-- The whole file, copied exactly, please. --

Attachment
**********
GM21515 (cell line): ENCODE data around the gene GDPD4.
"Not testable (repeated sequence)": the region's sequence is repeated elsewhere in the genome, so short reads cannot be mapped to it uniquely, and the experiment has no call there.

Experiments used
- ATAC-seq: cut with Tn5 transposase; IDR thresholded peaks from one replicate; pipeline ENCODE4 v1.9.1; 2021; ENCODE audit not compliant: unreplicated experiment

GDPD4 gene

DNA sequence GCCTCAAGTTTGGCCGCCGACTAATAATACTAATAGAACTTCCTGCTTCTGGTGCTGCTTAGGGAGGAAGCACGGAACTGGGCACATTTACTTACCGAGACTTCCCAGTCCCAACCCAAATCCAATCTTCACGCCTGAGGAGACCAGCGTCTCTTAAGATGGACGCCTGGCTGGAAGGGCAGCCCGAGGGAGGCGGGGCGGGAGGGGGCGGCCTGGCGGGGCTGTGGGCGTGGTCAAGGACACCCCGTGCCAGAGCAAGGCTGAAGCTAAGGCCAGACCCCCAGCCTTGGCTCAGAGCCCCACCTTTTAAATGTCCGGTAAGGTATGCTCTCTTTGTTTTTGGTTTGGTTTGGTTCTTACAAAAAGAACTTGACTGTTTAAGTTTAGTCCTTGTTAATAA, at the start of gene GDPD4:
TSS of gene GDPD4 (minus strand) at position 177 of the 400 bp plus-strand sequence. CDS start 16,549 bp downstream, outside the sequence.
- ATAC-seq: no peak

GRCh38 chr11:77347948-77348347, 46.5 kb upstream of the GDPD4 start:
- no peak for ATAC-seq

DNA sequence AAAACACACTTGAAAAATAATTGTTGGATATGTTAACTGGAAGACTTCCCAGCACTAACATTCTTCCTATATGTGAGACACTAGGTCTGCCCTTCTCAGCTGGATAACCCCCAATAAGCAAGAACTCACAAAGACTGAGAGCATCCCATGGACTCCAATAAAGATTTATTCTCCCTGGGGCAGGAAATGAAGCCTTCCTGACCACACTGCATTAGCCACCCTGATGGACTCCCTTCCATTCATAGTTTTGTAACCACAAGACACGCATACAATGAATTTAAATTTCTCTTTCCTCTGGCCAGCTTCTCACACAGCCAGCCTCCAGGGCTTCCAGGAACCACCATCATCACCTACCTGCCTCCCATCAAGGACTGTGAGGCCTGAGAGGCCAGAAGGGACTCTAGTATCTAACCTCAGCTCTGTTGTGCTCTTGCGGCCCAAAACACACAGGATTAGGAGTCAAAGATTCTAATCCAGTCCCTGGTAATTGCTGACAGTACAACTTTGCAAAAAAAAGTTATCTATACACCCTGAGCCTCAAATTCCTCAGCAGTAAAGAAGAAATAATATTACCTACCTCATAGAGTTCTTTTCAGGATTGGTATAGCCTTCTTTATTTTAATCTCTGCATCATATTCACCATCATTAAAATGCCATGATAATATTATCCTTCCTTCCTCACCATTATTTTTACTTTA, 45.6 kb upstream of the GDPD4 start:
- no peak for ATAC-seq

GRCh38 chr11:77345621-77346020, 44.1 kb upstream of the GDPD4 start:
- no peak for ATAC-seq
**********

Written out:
GM21515 (cell line): ENCODE data around the gene GDPD4.
"Not testable (repeated sequence)": the region's sequence is repeated elsewhere in the genome, so short reads cannot be mapped to it uniquely, and the experiment has no call there.

Experiments used
- ATAC-seq: cut with Tn5 transposase; IDR thresholded peaks from one replicate; pipeline ENCODE4 v1.9.1; 2021; ENCODE audit not compliant: unreplicated experiment

GDPD4 gene

DNA sequence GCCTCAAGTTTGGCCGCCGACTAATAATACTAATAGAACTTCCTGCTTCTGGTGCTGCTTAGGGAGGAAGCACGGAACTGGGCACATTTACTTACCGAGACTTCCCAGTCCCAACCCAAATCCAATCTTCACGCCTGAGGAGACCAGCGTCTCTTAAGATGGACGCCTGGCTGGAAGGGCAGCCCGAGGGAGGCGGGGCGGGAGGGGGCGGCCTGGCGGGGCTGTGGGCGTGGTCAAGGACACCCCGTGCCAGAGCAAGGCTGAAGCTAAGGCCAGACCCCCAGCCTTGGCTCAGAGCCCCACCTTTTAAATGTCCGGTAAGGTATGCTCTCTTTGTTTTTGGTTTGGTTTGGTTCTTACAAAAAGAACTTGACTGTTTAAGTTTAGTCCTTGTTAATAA, at the start of gene GDPD4:
TSS of gene GDPD4 (minus strand) at position 177 of the 400 bp plus-strand sequence. CDS start 16,549 bp downstream, outside the sequence.
- ATAC-seq: no peak

GRCh38 chr11:77347948-77348347, 46.5 kb upstream of the GDPD4 start:
- no peak for ATAC-seq

DNA sequence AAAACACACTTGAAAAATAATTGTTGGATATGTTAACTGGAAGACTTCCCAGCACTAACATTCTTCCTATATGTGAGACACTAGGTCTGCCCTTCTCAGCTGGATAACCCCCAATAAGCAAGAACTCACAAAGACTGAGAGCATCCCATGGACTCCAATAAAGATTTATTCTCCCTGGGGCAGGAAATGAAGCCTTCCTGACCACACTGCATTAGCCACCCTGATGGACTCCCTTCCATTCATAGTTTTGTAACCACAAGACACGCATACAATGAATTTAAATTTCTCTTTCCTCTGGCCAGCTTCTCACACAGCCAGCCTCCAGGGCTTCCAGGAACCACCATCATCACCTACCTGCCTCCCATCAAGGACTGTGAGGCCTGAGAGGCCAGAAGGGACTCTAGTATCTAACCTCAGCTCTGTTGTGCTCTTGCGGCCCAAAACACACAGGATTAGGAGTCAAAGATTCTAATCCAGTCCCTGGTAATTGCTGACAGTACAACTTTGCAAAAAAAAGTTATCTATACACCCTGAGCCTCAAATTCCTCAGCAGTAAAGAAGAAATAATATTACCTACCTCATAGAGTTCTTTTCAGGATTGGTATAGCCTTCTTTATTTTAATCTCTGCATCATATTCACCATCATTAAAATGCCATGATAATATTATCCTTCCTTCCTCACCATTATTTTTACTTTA, 45.6 kb upstream of the GDPD4 start:
- no peak for ATAC-seq

GRCh38 chr11:77345621-77346020, 44.1 kb upstream of the GDPD4 start:
- no peak for ATAC-seq